Zapped on Camera

When Web and Kirby, the multi-pub conglomerate, bought the Brighton beach front Zap club they decided to install hidden CCTV cameras. The spy system, all grand spanking pervy new, is in full colour - so it can pick out that pink stitching on your bright fluffy bra. Web and Kirby say it's part of the new sanitised Zap charter. Finally, a club you can take your gran along to - they even shut at a mildly respectable 3.00am nowadays.

The Zap Club joins other Brighton snooper spots - the Paradox, Event, McClusky's, Greens and Cybar, in installing CCTV systems where footage can be used on police request. This is all part of the new Orwell-Clubs initiative on behalf of Brighton police, where, to get an entertainment's venue licence, you have to spunk up (literally) on spy cameras first.

Drug Czar Hellawell has already given his thumbs up to new club bashing powers. On Newsnight he said, "Alongside inner city areas, clubs were public enemy number one." The Legg Bill (Public Entertainments and Licensing Act) when it becomes law this year, will give police the power to shut clubs on any evidence of drug use. Smoke a spliff in your local Ritzy and there goes your Saturday night sesh. Even without this Legg-up, police are getting their jollies in North Wales by strip searching students on route to Bangor University. In Manchester police are launching Club Watch schemes all over town, with plans to make CCTV a licensing condition. Elsewhere, Hackney council have set up a 24 hour weekend anti-rave hotline, which puts winging locals through to Noise Pollution Officers. On 25th January a tip-off led to five sound-systems being impounded in Stoke Newington.

  • Problems with red faced loony ravers winging about your party next door? Hav' a word with Hackney Noise Pollution Officers on - 0181 9857711
  • Anyone interested in seeing their cleavage or sweat spots should phone the Zap on - 01273 202407
  • Information on the Drug Czars plans and Home Office legislation call - 0171 2734000

The Music Press

Most of the dance music press appear to be either drowning in records or too off their cake to notice the repetitive beatz genocide taking place in clubs, disused Bingo Halls, empty quarries, fields, squatted mansions and private homes around the country. While the authorities continue to snatch and destroy sound-systems, sap the life and creativity out of clubs, and criminalise those on the dance pulse - music journalism is censoring the real issues under a blanket of glitzty club ads, DJ cult worship and sequinned wonder bra's. In just one copy of a well known double-barrelled titled dance mag, SchNEWS found evidence of 90 pages of ads, 41 pages on club related stuff, 1,349 cleavages, and 3 pages on drug, underground and general news bit. Sorted!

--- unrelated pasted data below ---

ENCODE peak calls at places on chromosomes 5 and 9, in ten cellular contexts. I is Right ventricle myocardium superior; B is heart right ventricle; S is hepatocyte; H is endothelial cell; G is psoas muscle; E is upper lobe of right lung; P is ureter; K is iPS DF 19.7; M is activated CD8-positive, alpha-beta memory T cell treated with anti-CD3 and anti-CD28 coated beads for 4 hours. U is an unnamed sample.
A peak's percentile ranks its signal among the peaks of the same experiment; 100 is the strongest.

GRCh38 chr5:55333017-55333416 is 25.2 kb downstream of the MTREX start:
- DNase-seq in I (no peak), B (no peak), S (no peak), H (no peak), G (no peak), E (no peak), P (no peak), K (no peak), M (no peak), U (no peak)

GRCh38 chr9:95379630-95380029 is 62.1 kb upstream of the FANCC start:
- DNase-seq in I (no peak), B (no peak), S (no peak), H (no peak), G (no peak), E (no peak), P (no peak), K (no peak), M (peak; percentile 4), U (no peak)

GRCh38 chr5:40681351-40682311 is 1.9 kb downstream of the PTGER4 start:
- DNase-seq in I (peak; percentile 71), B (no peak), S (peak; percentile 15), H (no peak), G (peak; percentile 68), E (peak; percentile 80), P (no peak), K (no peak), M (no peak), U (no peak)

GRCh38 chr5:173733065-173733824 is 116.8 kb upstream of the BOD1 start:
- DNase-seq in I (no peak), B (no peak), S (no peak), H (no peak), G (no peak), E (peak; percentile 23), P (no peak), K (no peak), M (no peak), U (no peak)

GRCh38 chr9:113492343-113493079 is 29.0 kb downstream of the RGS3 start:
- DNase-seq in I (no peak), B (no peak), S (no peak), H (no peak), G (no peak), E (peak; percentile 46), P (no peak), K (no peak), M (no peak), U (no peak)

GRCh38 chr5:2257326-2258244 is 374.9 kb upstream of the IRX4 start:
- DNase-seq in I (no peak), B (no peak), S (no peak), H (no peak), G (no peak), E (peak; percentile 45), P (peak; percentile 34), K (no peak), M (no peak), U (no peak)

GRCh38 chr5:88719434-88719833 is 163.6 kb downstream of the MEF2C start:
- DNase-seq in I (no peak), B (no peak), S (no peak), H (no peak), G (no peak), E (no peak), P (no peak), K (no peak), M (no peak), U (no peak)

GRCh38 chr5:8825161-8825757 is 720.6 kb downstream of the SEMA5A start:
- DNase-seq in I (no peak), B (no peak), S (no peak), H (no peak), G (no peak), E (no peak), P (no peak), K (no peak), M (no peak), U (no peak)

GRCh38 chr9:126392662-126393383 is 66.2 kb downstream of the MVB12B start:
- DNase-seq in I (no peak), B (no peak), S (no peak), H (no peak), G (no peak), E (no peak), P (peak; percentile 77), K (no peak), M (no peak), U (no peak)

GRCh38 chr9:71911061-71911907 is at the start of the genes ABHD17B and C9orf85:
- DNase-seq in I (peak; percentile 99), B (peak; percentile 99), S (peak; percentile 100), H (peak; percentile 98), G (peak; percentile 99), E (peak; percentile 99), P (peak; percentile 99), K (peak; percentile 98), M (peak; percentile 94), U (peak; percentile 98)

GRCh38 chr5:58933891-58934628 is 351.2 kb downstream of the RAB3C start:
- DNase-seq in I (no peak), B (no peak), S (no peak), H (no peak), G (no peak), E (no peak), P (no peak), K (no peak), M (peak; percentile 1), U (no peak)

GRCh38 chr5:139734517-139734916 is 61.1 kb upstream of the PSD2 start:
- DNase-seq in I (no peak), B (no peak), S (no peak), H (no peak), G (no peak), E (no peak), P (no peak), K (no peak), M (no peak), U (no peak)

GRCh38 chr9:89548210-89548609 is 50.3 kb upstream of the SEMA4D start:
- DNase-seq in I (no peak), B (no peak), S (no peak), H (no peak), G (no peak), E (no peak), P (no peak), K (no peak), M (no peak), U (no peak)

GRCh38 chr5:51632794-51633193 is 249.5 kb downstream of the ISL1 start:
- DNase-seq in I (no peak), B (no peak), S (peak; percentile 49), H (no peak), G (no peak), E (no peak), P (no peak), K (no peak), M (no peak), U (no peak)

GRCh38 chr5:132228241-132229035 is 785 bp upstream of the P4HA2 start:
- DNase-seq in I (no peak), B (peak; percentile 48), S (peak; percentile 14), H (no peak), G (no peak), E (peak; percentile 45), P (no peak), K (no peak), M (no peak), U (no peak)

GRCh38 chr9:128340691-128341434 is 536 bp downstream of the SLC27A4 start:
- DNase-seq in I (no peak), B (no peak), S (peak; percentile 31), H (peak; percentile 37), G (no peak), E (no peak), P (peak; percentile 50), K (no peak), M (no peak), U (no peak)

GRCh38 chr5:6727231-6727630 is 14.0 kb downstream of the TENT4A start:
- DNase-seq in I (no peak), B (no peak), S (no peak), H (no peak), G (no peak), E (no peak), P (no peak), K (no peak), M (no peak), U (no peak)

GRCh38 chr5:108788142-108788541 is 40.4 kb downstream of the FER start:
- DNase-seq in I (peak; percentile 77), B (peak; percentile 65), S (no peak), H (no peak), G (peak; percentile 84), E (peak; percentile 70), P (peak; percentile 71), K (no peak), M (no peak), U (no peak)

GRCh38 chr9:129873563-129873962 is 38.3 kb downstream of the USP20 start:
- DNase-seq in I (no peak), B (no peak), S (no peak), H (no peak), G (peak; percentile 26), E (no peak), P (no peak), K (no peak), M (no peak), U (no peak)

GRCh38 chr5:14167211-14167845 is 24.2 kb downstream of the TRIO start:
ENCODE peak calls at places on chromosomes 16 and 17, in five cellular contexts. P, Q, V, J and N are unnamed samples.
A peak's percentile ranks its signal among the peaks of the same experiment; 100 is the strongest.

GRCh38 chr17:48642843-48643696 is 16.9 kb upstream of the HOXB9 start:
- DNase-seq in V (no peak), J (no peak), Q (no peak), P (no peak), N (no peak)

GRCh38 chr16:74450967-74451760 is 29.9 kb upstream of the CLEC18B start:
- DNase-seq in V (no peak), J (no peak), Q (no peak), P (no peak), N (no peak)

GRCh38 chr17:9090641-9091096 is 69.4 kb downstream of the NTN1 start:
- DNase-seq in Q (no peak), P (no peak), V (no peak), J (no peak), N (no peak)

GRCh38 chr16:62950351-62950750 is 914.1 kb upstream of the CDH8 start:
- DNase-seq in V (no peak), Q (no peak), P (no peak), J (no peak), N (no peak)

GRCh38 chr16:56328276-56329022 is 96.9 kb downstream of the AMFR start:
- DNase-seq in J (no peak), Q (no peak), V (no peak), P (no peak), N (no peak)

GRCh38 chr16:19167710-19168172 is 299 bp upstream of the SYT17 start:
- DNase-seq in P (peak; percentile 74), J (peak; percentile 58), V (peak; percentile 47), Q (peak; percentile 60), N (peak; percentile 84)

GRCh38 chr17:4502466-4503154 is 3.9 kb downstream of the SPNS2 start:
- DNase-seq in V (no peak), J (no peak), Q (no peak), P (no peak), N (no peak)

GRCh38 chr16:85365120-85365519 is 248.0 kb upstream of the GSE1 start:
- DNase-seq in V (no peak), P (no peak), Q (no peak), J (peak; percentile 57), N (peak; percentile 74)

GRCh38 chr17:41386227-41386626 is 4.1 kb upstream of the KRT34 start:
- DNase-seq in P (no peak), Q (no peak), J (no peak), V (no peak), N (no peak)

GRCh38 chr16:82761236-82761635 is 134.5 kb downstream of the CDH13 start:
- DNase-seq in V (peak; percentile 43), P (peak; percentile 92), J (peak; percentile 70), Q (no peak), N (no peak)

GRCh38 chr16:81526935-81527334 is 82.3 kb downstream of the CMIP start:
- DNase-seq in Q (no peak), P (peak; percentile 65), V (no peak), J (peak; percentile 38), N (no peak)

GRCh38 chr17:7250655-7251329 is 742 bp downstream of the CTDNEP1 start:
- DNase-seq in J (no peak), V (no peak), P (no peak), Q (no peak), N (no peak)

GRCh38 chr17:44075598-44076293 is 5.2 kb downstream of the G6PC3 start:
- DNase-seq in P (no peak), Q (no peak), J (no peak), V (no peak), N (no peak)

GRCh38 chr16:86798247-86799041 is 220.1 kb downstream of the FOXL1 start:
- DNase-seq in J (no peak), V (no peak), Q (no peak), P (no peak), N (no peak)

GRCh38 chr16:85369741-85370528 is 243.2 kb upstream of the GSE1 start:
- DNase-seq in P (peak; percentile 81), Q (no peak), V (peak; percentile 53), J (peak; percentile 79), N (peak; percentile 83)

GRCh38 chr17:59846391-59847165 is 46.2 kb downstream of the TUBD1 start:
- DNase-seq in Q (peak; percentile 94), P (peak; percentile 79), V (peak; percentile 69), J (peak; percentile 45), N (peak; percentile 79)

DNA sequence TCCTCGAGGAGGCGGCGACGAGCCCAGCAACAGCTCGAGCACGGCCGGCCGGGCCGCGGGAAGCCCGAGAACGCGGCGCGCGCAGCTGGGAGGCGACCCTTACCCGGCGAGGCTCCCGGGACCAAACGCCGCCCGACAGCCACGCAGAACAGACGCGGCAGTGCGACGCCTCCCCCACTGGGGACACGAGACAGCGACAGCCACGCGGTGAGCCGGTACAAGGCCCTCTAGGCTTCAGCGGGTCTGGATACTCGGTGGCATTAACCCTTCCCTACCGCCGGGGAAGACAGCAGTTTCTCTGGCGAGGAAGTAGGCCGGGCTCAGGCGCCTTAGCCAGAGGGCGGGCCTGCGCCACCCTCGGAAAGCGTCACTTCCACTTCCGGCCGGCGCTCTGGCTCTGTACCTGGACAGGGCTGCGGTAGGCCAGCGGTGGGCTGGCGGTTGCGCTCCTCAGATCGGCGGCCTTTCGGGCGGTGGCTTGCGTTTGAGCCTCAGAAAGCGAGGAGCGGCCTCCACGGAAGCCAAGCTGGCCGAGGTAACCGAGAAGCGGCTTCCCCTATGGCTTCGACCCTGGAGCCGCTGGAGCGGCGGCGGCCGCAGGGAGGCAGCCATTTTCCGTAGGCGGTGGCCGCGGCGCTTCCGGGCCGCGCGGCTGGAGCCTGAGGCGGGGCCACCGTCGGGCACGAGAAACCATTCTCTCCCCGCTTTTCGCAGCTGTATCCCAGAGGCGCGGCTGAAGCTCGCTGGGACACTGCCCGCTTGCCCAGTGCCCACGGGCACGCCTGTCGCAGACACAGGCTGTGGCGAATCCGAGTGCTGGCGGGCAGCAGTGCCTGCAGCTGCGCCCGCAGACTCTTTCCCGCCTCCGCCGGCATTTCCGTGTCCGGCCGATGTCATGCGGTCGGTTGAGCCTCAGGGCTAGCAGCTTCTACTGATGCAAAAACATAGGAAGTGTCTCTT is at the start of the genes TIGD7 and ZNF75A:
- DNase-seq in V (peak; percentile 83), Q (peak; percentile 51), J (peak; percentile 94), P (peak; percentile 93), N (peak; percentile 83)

Dancing to Whose Tune?

At one and a half grand per hour to keep going, police helicopters are expensive pieces of kit, to be used only for serious anti-crime operations. Some bewilderment then, was felt by an ecstatic crowd of party-goers raising appreciative arms up to the scintillating spotlight shon from the helicopter hovering above. While club lighting is usually expensive in itself, those at this party at a derelict farmhouse near Peterborough last summer, were treated for more than an hour to a dazzling aerial light display courtesy of the old bill. And though that party was not actually busted, the incident gives cause to ask again questions passing over the lips of party-goers across the country: why the hell are police channelling so much of their resources into checking people's attempts to celebrate together? What is it that seems to make some coppers almost come with excitement at the prospect of a clamp-down?

Free parties are not new, by any stretch of the imagination; the same openness between people manifest by random chats and hugs at parties today was experienced by those at popular festivals down the ages. Pretty much the opposite of being on the tube in London, where passengers are almost always silent and avoid eye contact, gripped by the alienation that is the everyday reality for most of us. Can't the authorities get their heads around the sense of ownership felt by people at free events, created by those within the dance community simply for the love of the party? How much more real is that experience than that of commercial clubs, where the will to dance is enclosed and removed from everyday life, then sold back to us for the price of a ticket? Perhaps though, that is precisely what those in power can get their head around. With the growth of the free party scene, people spent more time away from commercial `entertainment' venues, getting their drugs of choice from the black market instead of from a bar. We empowered ourselves to put on our own events and discovered that they made those offered by the world of commerce seem boring. No wonder a backlash, then: free parties undermine some people's pursuit of profit, and for a while threatened to execute the judgement that contemporary leisure was pronouncing against itself.